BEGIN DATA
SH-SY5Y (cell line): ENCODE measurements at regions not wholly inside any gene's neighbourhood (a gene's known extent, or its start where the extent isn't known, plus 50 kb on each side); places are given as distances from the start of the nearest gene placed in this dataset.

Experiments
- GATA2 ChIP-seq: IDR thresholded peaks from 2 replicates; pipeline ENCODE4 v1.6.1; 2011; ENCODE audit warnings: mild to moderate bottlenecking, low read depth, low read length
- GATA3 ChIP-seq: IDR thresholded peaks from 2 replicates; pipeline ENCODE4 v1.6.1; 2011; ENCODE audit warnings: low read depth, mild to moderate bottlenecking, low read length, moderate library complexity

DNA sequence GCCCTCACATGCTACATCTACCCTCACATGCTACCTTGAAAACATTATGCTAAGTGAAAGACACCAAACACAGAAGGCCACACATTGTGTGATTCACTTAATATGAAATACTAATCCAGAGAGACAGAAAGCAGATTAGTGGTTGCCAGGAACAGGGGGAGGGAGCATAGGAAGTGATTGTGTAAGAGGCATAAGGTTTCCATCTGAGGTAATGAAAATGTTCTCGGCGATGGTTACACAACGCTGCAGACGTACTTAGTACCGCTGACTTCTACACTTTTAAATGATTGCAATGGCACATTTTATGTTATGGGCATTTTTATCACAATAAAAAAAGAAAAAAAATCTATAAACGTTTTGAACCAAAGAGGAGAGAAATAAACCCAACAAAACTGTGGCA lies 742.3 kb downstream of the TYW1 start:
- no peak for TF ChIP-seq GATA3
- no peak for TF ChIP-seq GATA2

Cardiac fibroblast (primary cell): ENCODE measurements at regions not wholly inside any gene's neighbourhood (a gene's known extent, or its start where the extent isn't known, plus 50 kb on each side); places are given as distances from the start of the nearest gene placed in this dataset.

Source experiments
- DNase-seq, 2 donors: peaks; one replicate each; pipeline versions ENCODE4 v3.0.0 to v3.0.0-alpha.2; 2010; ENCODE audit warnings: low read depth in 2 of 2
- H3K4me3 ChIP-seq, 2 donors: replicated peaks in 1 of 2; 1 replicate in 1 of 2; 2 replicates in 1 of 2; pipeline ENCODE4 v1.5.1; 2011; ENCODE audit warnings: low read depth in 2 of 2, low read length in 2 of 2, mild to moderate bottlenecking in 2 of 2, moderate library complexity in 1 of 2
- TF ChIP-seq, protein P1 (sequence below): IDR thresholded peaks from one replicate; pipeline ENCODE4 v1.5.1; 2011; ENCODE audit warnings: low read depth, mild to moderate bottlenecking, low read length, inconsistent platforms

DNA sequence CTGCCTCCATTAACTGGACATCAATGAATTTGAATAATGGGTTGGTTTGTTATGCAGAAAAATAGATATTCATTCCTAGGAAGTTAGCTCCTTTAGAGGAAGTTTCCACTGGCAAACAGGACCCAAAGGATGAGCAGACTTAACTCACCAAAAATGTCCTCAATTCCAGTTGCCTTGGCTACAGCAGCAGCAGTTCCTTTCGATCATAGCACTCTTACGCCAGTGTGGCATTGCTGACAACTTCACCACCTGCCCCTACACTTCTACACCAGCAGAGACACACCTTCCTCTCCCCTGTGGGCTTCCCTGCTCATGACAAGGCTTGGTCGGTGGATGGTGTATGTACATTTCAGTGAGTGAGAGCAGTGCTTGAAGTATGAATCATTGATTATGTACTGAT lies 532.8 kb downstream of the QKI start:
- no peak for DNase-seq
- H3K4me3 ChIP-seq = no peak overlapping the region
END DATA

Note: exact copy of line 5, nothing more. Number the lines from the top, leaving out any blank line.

DNA sequence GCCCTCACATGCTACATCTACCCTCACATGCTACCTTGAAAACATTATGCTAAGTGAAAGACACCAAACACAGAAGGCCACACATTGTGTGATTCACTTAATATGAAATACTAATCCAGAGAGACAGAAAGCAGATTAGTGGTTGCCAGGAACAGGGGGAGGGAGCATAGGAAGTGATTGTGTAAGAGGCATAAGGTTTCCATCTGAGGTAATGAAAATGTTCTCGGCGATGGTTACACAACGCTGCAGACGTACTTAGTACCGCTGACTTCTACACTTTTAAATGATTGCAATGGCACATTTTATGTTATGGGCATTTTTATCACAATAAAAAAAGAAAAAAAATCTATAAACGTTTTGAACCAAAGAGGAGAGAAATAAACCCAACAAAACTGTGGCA lies 742.3 kb downstream of the TYW1 start: